The new work replaced the low-energy quanta envisioned by Dicke with high-energy x-rays, allowing the researchers to follow the decay of the system one quantum—meaning one x-ray—at a time. However, getting strong pulses of x-rays is much harder than for low energy light, and required using the most modern sources, x-ray free electron lasers. These sources have only become available recently, and of the few operating in the world, only one, SACLA, at the RIKEN SPring-8 Center in Japan, achieves the required high energy. Using this source an international team of researchers from the ESRF in France, SPring-8 in Japan, DESY in Germany, the APS in the USA, and the Kurchatov Institute in Russia, were able to precisely follow the decay for up to 68 x-ray photons.


    ANL/APS

    They observed the accelerated emission of the first photon to be in excellent agreement with Dicke’s prediction. The single-photon decay under the same experimental conditions was studied at the ESRF.

    According to Alfred Baron of the RIKEN SPring-8 Center, “Through this work, we were able to demonstrate Dicke’s work to be correct, and were also able to offer an alternative picture of the decay properties, based on a statistical approach. This will be valuable for understanding future work.”

    See the full article here .

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    RIKEN campus

    RIKEN is Japan’s largest comprehensive research institution renowned for high-quality research in a diverse range of scientific disciplines. Founded in 1917 as a private research foundation in Tokyo, RIKEN has grown rapidly in size and scope, today encompassing a network of world-class research centers and institutes across Japan.

     
  • richardmitnick 6:01 pm on November 27, 2017 Permalink | Reply
    Tags: , CERN BASE experiment, , Penning traps, Physicists Just Smashed a Record For Measuring a Fundamental Proton Feature, , RIKEN, , The most exact measurement of the magnetic moment of protons   

    From Science Alert: “Physicists Just Smashed a Record For Measuring a Fundamental Proton Feature”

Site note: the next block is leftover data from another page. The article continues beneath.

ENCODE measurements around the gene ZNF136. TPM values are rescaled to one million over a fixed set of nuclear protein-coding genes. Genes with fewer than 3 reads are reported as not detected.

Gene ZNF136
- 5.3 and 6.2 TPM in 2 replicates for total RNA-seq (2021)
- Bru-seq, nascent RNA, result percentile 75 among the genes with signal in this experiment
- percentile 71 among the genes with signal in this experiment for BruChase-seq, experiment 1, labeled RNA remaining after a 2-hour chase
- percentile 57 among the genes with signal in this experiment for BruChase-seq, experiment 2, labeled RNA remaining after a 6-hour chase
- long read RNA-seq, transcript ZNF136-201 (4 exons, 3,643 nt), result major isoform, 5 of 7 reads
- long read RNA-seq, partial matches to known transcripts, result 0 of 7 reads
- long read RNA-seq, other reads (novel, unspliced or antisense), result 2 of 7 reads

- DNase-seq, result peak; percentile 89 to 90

ScienceAlert

    Science Alert

    27 NOV 2017
    BRAD BERGAN

    1
    (Quality Stock Arts/Shutterstock.com)

    An international team of scientists employed highly precise methods to uncover the most exact measurement of the magnetic moment of protons.

    They found it to be 2.79284734462, plus-or-minus 0.00000000082 nuclear magnetons (the typical unit for measuring this property).

    The magnetic moment is a property of particles that is a prerequisite for magnetism, and applied to protons, it embodies a fundamental property of atomic structure.

    The team included scientists from RIKEN’s Ulmer Fundamental Symmetries Laboratory (FSL), Johannes Gutenberg-Universität Mainz, Max Planck Institute for Nuclear Physics, Heidelberg, and GSI Darmstadt.

    The level of precision for the first-of-a-kind measurements was better than one part per billion.

    In order to achieve this kind of specificity, researchers needed to isolate a single proton.

    Not a microscopic handful or an iota of particles; just one, caught in a Penning trap.

    1
    A Penning trap. Image Credit: RIKEN

    They detected the thermal signal of ions (atoms or molecules with an uneven ratio of electrons to protons) and used an electric field to eliminate protons until there was only one left.

    Achieving the high level of specificity for the experiment required both extremely difficult engineering and moving the proton between two types of traps.